Outlined by environmental design consultants Atelier Ten, the lighting of London’s newly refurbished, multi-purpose National Theatre has transformed this Grade II listed building into a place of artistry and community. mondo*arc takes an exclusive and detailed look inside to discover the method behind the magic.
In an effort to bring together world-class artists, emerging talent and the public, London’s National Theatre is undergoing extensive refurbishment and remodelling to transform this Grade II listed building. The £80million project, known as NT Future, has created a new scenery art studio, a public viewing gallery as part of the remodelling of the workshops and the new Clore Learning Centre. Additionally, the Cottesloe Theatre has reopened after modernisation as the Dorfman Theatre with an improved foyer.
The main foyers and public spaces of the National Theatre have also been revitalised with the creation of new bars and cafes on the riverfront, a new bookshop, a new entrance and the landscaping of the public realm and terraces.
A previous refurbishment had diluted the drama of architect Denys Lasdun’s original design for the main foyers. Following on from this, environmental design consultants Atelier Ten developed a new lighting concept, working closely with the theatre and architect Haworth Tompkins, to play with the balance of darkness and light. The lighting design creates a sense of darkness by minimising the spill of light onto the diagrid of concrete coffers, contrasting with focused lighting of specific horizontal and vertical surfaces. To bring warmth to the Brutalist board-marked concrete, a 2,700K colour temperature was selected for all lighting. The design incorporates playful elements of accent using gold reflector cones in luminaires over seating areas and red-sleeved pendants over bars and atrium areas.
Atelier Ten worked with Aether Lighting to develop a custom family of luminaires for the project, bringing a sense of unity throughout the new and refurbished spaces. In the main foyer areas, 40 custom luminaires were developed. Of these luminaires, the key family types were drum downlights, spotlights and fluorescent pendants.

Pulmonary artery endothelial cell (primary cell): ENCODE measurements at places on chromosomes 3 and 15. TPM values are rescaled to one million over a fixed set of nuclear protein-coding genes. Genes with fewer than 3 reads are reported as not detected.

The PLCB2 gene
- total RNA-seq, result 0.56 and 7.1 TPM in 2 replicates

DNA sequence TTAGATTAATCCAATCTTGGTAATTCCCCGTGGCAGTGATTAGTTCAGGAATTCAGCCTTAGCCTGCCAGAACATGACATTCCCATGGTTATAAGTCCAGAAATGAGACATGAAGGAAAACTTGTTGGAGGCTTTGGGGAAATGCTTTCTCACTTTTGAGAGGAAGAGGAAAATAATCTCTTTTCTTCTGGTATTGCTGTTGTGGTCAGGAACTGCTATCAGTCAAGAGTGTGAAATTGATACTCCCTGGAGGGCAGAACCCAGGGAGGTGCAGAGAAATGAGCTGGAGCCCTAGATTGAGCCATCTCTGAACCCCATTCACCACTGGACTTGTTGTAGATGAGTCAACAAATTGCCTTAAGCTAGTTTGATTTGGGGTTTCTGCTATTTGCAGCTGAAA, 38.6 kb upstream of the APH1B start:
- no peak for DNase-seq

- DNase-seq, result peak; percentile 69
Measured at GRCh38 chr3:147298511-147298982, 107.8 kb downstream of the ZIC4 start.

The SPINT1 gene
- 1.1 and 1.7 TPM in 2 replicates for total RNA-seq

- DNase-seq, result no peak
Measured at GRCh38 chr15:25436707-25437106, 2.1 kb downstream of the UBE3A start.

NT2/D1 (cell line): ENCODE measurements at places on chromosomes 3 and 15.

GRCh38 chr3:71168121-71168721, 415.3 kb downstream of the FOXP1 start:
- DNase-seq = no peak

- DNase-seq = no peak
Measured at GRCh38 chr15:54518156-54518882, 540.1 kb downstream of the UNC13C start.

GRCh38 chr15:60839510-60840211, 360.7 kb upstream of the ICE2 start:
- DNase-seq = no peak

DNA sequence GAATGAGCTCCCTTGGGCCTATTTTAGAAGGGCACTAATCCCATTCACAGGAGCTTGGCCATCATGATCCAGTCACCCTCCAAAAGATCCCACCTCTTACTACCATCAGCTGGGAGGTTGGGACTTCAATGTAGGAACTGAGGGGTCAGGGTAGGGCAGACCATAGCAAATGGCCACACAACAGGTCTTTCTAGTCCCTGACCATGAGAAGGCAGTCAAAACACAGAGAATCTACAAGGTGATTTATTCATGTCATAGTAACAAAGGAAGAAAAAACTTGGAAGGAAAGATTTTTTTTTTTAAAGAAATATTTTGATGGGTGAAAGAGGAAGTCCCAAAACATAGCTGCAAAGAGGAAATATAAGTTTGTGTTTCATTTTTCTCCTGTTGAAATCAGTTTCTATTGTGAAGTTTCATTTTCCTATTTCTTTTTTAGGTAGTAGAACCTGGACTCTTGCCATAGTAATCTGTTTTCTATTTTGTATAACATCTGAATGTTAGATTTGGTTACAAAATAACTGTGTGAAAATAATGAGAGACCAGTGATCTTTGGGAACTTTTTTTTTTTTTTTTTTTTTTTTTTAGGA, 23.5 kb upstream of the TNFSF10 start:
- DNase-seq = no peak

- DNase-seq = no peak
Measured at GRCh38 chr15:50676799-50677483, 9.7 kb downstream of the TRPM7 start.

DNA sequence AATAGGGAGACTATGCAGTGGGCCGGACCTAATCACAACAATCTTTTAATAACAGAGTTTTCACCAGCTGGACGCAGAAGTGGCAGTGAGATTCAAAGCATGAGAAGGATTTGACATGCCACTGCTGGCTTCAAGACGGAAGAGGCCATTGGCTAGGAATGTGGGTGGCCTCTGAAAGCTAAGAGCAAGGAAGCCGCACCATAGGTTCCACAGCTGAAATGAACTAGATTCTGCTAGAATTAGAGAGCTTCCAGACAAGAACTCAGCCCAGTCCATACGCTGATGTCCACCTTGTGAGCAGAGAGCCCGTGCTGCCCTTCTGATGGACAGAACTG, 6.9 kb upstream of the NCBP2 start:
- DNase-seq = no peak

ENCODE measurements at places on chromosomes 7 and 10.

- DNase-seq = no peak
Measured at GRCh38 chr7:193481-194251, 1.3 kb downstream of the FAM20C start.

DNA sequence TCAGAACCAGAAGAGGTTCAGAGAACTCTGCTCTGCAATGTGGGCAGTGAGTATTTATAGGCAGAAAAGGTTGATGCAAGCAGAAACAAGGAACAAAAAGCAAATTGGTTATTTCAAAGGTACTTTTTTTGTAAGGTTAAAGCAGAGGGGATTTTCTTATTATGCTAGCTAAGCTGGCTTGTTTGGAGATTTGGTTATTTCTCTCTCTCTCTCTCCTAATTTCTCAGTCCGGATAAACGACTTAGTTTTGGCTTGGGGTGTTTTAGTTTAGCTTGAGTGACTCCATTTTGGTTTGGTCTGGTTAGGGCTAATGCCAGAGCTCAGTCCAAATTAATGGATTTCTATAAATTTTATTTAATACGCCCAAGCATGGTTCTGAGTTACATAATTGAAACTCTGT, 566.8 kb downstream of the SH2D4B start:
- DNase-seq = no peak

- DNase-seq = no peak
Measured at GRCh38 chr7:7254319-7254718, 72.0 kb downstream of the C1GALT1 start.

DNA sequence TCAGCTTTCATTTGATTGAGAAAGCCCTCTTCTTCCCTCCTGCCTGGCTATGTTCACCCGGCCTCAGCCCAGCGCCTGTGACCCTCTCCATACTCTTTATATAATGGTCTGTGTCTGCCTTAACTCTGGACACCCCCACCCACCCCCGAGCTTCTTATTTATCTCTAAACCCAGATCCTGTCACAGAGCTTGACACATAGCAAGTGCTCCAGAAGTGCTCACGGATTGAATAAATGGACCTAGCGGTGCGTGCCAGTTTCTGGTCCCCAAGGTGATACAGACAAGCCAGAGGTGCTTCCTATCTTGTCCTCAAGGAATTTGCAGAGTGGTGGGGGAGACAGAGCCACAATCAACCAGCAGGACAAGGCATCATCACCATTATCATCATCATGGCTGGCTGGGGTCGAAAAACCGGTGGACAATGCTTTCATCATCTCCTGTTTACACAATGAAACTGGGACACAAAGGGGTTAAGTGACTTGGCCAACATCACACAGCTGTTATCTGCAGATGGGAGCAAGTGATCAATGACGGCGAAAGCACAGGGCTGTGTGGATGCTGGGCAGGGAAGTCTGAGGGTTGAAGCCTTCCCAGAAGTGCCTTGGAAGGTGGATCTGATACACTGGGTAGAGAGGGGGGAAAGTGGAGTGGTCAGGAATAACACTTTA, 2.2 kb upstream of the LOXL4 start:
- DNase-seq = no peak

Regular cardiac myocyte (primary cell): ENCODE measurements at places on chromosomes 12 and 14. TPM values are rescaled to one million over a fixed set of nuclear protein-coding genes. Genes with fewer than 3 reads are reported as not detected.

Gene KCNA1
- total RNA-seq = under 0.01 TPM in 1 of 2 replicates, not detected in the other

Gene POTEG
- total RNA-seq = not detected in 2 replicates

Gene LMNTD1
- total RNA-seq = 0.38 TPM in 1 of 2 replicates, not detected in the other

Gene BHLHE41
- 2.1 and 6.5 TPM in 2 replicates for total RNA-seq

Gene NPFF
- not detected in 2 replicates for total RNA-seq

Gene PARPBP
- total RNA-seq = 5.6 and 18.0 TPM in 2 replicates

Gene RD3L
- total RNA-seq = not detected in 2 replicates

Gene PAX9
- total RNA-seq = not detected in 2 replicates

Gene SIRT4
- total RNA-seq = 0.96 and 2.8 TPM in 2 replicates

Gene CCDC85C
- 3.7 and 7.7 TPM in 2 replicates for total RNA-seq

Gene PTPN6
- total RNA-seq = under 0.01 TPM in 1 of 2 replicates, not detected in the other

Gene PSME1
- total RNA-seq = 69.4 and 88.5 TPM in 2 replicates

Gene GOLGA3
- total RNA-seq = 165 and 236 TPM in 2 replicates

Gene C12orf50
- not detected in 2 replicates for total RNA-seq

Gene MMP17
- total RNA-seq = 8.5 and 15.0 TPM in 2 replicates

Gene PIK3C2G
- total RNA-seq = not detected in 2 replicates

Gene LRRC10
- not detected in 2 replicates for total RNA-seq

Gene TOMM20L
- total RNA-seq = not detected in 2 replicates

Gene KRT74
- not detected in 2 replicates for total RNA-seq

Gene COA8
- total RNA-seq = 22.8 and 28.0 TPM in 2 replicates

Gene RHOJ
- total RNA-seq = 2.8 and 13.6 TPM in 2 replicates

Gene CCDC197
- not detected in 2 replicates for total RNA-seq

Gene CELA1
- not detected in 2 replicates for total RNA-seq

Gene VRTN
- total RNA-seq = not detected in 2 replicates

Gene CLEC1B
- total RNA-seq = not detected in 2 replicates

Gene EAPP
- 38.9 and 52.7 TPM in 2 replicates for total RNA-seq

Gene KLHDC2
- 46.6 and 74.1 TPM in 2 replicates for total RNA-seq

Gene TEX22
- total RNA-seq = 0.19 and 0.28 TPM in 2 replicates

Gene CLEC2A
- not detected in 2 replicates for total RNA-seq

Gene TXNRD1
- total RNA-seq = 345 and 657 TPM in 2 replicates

Mounted within the concrete coffers, the drum downlights have a bronze anodised finish to match the original metalwork used by Lasdun. This family of luminaires was created for various purposes, all using warm 2,700K Xicato LED modules. Firstly, a simple version with a deeply recessed LED and honeycomb louvre was used for circulation areas, with an optic designed to prevent any spill light leaking onto the side of the coffers.
In seating areas around the bars and café, a version with a rich golden reflector was designed so that they could be viewed across the foyer to add an element of sparkle, drawing customers to these areas.
A further variant was designed with miniature LED spotlights as outriders around the main cylindrical downlight, concealed high in the coffer and used to provide accent on tables and benches. For mounting on a suspended bar over seating areas to highlight bench tops, a miniature version of the bronze anodised drum was created.
Spotlights of varying sizes were created for use throughout the foyers, while a track mounted version was developed for the bookshop, house restaurant and understudy bar. With different finishes to suit the various spaces, these luminaires use 1,000lm Xicato modules, with the driver mounted in a rectangular gear box coupled to the track.
For the lighting of the large open areas of the foyer, a ‘big brother’ version of the spotlight with 2,000lm Xicato modules was used. These were mounted to existing lighting bars using proprietary clamps with remote drivers concealed in existing enclosures.